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Schematic diagram for a home energy management system that controls all thermal and electrical energy flows in the building and also incorporates the storage system for an electric car.
© EWE-Forschungszentrum NEXT ENERGY
Home energy management systems are designed to control energy flows

Optimising the personal use of solar power

Intelligent control of thermal and electrical energy flows in buildings: researchers from Oldenburg in Germany are currently developing and evaluating concepts for a home energy management system that utilises the sun as the sole energy supplier. This makes it more economically interesting for homeowners to use their own solar power. The new system is designed to store the solar energy decentralised and control the energy flows across time.

Rising energy prices are making the generation of solar power for personal use increasingly attractive for homeowners in economic terms. In order to ensure, however, that the yield from the homeowner’s own photovoltaic system is available around the clock, the energy produced must be initially stored on site before being subsequently utilised in an efficiently and intelligently controlled fashion. The EWE Next Energy Research Centre for Energy Technology is therefore currently developing and evaluating concepts for corresponding home energy management systems for supplying decentralised energy to residential buildings. The researchers are developing new software and hardware components for monitoring energy flows and for efficiently controlling the deployment and storage of the energy generated by the photovoltaic system. Besides decentralised electricity and heat generators, the newly conceived management system also controls intermediate electrical and thermal storage systems. “Its function is to optimally regulate the energy flows between generators, storage systems, loads and the electrical low voltage grid in accordance with the currently available radiant solar energy,” explains Dr Thilo Kilper, R&D Manager in the Photovoltaics Research Division at Next Energy.

Interdisciplinary concept development

Using the data from the simulation series, the scientists are recording how the system components interact. “For example, we can examine whether the photovoltaic installation and the intermediate storage system are optimally dimensioned in relation to consumer requirements in the building so as to achieve the highest possible on-site consumption of solar power,” emphasises Kilper. The charge and discharge characteristics of the storage system and the behaviour of additional system components can also be evaluated on this basis. By emulating existing home energy management systems with multifunctional inverters and batteries, it will also be possible to check manufacturers’ performance specifications.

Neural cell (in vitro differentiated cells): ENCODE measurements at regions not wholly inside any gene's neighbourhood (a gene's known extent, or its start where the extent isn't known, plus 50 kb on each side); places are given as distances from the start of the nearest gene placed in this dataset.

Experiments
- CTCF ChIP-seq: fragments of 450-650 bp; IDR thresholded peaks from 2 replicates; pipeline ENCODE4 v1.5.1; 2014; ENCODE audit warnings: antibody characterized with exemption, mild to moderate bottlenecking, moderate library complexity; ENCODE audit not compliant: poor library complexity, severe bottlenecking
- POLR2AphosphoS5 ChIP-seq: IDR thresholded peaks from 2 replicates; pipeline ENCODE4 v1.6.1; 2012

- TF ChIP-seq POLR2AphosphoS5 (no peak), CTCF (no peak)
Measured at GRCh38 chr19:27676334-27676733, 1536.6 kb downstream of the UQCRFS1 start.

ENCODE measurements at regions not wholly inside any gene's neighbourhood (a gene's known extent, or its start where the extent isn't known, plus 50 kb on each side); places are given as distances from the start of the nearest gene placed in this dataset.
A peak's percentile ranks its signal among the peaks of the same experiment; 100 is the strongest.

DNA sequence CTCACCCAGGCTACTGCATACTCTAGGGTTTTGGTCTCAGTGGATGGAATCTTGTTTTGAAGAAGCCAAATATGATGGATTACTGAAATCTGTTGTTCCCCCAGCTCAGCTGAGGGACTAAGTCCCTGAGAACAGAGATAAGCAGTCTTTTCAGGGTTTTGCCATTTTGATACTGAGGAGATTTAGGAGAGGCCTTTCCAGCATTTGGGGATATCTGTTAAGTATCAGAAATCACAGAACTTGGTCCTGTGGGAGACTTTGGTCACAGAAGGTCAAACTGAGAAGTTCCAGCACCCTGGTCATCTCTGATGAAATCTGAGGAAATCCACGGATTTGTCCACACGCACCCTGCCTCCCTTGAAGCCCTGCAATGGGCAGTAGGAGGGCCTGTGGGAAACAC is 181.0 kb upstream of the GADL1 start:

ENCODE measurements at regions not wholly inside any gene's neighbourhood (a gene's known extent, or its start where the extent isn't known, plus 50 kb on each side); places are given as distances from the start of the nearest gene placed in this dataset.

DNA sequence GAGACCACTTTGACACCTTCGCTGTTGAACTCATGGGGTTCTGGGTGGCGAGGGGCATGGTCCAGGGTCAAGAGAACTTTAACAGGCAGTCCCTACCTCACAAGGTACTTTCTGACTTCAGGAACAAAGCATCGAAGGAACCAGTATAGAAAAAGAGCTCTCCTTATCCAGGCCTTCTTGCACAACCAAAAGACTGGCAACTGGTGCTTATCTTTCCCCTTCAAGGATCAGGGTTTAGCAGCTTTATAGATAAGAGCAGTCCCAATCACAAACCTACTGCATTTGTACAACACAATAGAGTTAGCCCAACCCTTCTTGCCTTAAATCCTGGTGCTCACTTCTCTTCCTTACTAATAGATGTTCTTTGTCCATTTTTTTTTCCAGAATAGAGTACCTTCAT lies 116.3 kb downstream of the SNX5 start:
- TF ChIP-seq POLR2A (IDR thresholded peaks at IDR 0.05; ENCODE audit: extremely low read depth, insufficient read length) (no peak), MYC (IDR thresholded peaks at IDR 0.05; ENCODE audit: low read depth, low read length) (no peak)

Researchers from the research centre’s three focal areas – photovoltaics, energy storage systems and fuel cells – are working together on developing the home energy management system. For their work they are able to make use of a recently installed test rig for simulating solar modules, solar module strings and solar generators up to 30 kW. This is supplemented with a grid simulator and electrical loads for simulating consumer profiles. The data is based on generator profiles derived from the operating data provided by the institute’s own photovoltaic system and which depict the typical annual feed-in characteristics of a photovoltaic system in time-lapse mode. Based on these laboratory tests and simulations, the researchers are developing the comprehensive new management system.

From 24 to 28 September 2012, the scientists from Oldenburg will be presenting their initial project findings and further research activities in the photovoltaics sector at the EU PVSEC international photovoltaic conference in Frankfurt. In the next step, they are planning to carry out practical trials to verify the data, for example in collaboration with developers of solar housing estates. To achieve a management system that is as comprehensive as possible, their work also includes the integration of electric cars and stationary fuel cell systems with combined heat and power generation (CHP).
The Photovoltaics Research Division at Next Energy is also participating in the “SiliziumDS12plus” research project, which is being funded by the “Photovoltaic Innovation Alliance” under the auspices of the German Federal Ministry for the Environment, Nature Conservation and Nuclear Safety (BMU). This research project is concerned with developing highly efficient, thin-film silicon solar cells with a triple-junction structure and a stabilised efficiency of more than twelve per cent.



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